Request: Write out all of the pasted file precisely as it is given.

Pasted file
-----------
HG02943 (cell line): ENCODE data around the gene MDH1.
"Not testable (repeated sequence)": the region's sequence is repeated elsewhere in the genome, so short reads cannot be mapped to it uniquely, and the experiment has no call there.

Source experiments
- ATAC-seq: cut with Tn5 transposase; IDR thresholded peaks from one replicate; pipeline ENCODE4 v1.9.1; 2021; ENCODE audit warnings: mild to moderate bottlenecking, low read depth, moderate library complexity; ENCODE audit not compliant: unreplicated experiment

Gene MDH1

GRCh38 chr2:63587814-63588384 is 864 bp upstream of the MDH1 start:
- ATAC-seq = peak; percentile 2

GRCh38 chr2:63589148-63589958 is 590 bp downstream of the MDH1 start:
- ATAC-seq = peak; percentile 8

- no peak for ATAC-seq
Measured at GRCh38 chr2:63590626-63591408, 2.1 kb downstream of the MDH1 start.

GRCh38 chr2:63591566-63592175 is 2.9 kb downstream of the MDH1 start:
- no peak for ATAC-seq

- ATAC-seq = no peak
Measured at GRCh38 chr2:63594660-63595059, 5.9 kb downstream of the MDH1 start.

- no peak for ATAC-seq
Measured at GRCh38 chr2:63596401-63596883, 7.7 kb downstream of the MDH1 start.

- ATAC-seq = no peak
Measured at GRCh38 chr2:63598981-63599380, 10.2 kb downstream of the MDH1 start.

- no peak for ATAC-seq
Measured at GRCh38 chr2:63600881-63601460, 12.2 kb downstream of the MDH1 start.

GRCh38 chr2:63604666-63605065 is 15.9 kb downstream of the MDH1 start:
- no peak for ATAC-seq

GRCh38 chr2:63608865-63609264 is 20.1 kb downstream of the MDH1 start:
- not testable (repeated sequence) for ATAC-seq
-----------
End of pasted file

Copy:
HG02943 (cell line): ENCODE data around the gene MDH1.
"Not testable (repeated sequence)": the region's sequence is repeated elsewhere in the genome, so short reads cannot be mapped to it uniquely, and the experiment has no call there.

Source experiments
- ATAC-seq: cut with Tn5 transposase; IDR thresholded peaks from one replicate; pipeline ENCODE4 v1.9.1; 2021; ENCODE audit warnings: mild to moderate bottlenecking, low read depth, moderate library complexity; ENCODE audit not compliant: unreplicated experiment

Gene MDH1

GRCh38 chr2:63587814-63588384 is 864 bp upstream of the MDH1 start:
- ATAC-seq = peak; percentile 2

GRCh38 chr2:63589148-63589958 is 590 bp downstream of the MDH1 start:
- ATAC-seq = peak; percentile 8

- no peak for ATAC-seq
Measured at GRCh38 chr2:63590626-63591408, 2.1 kb downstream of the MDH1 start.

GRCh38 chr2:63591566-63592175 is 2.9 kb downstream of the MDH1 start:
- no peak for ATAC-seq

- ATAC-seq = no peak
Measured at GRCh38 chr2:63594660-63595059, 5.9 kb downstream of the MDH1 start.

- no peak for ATAC-seq
Measured at GRCh38 chr2:63596401-63596883, 7.7 kb downstream of the MDH1 start.

- ATAC-seq = no peak
Measured at GRCh38 chr2:63598981-63599380, 10.2 kb downstream of the MDH1 start.

- no peak for ATAC-seq
Measured at GRCh38 chr2:63600881-63601460, 12.2 kb downstream of the MDH1 start.

GRCh38 chr2:63604666-63605065 is 15.9 kb downstream of the MDH1 start:
- no peak for ATAC-seq

GRCh38 chr2:63608865-63609264 is 20.1 kb downstream of the MDH1 start:
- not testable (repeated sequence) for ATAC-seq